Developers and designers often create variations of how or what the next version of iOS could/should look like, but you don’t see as many conceptualizations and renderings for OS X. ClawMenu
is a Mac app that dares to re-imagine how Finder and Launchpad could work together, providing you with a single place to browse files in Finder and launch apps. It’s worth $7.99 in the Mac App Store and has a demo version that you can use for seven days, no strings attached. It allows you to add folder locations, preview and open files, launch apps, and add folder shortcuts. The app can be brought to front by moving your mouse cursor to a screen edge of your choice.
The Finder in Mac is generally just a file explorer with no hardcore features that would warrant calling it anything else, but it isn’t really as bare as it seems. As far as videos are concerned, the Finder can do much more. Specifically, you can use the Finder to encode and resize videos, as well as to extract their audio. The feature, built into Mac, requires no codecs to be installed, and works only on files that Mac supports. Hence, Flash files cannot utilize this encoding, but the common MP4s can be used without needing to think twice.
Mac OS X Lion does quite a few things differently from Snow Leopard, and for the most part, users have either reconciled with it or found an app, script or tweak that helped restore it to how it looked or worked before the new version. Whether you are yet to upgrade to Lion, have recently done so or are already using it without any modifications in the hopes that you will eventually get used to it, here are a few things you can do to bring back some functionality to the Finder.
If you’ve transitioned to Mac from a Windows PC, you will probably have figured out that Finder is to Mac what Windows Explorer is to Windows. You will also find that there are some options from the right-click context menu of a file that were there on your Windows PC, but are missing in Finder. Even if you’re a long time Mac user, some commands like moving or copying a file, finding the file path, viewing hidden items etc, are some actions that you could do with having in the right-click context menu. XtraFinder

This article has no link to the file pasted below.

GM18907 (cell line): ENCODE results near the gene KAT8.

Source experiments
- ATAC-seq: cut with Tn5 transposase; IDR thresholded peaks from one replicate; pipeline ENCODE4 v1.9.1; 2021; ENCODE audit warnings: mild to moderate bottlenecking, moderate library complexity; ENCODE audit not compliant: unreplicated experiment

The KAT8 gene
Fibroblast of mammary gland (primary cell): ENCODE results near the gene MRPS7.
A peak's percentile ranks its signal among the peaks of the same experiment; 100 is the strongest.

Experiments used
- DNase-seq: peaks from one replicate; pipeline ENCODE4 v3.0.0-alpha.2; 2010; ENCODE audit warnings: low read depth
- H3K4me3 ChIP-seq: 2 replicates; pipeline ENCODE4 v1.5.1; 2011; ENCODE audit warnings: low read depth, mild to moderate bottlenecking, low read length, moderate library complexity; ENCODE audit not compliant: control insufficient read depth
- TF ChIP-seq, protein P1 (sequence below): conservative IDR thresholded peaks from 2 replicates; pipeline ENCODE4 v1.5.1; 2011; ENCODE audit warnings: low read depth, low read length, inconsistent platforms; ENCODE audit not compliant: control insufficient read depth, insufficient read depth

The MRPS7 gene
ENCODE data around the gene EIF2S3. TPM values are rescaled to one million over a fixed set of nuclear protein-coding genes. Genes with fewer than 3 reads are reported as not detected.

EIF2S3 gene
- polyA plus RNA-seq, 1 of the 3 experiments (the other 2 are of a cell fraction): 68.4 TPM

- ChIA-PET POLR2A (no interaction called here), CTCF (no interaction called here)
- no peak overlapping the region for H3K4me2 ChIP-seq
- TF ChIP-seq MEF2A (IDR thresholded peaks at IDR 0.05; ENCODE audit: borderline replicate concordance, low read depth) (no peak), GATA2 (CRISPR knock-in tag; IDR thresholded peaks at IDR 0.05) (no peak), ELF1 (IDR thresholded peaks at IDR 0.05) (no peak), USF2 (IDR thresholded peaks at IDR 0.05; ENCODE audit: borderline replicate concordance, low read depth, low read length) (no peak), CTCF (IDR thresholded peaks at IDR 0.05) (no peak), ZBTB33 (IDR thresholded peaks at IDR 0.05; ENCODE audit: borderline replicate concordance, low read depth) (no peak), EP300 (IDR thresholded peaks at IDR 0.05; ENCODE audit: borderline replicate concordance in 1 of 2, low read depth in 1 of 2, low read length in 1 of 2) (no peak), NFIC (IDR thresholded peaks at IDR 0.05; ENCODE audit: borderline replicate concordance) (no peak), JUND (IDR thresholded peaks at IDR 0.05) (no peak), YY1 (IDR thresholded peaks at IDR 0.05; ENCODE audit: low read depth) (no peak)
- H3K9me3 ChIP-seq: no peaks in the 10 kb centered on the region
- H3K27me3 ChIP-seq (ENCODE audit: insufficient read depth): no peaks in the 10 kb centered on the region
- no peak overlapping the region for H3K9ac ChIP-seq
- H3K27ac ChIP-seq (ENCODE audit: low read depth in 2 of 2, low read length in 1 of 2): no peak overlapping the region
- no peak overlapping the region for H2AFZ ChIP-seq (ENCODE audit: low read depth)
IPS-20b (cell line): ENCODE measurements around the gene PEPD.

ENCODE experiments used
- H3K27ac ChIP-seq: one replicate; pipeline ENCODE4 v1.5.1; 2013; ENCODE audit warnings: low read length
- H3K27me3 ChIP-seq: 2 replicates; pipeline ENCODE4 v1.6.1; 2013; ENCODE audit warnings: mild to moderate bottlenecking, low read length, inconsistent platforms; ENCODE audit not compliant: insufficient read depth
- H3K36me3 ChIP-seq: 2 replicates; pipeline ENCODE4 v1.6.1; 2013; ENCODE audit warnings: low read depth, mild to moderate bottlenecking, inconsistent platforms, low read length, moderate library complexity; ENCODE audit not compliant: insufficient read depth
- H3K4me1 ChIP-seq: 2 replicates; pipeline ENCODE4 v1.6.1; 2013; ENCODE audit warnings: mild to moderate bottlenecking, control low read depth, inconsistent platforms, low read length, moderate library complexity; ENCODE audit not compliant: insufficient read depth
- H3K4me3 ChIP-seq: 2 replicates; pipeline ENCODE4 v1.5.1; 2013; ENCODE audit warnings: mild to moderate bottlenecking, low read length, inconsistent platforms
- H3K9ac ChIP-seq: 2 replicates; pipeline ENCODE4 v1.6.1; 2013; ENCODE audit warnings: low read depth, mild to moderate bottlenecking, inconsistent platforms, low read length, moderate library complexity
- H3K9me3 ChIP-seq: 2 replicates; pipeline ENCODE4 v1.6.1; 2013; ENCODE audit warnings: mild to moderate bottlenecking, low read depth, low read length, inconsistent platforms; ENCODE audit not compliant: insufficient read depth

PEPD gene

is a free Mac app that adds these and other features to both the Finder menu and a file’s right-click context menu. In summary, the app will automatically arrange folders at the top, arrange items by name when in icon view, Collapse all, Show hidden items, refresh, copy file path, create a new file, copy or move a file to another destination, refresh, select multiple files, view contents of a folder as sub-menu and launch an app as root.
We recently covered an app, Easy File Hider
, worth $1.99, which allows you to change the visibility attribute of a file to Hidden
. In the spirit of hiding things from the world and anyone who uses your Mac, here is a little tip to keep files from appearing in Spotlight search and in ‘All Files’ in the Mac Finder. The fact is, hidden files will be visible if you’ve enabled Mac to show them in Finder. They can be searched for from Spotlight, and if you were to view All Files in Finder, they will be listed with their respective file types. Hiding folders and their contents from Spotlight and All Files involves nothing more than a quick visit to the System Preferences.
Many of you would be aware that you can label files in Mac Finder. Color labels can be applied to any file or folder, and when files are arranged by Labels, they are grouped together as per the colors assigned to them. One of the easiest and most commonly known ways of assigning a label to a file is from the context menu. Two additional methods are by adding the label button to the toolbar, or by dragging & dropping a file on to an existing category. While each one of these methods are effective, some take more time than others. Here’s a quick way to add labels using all three methods. Pick whichever seems the fastest to you.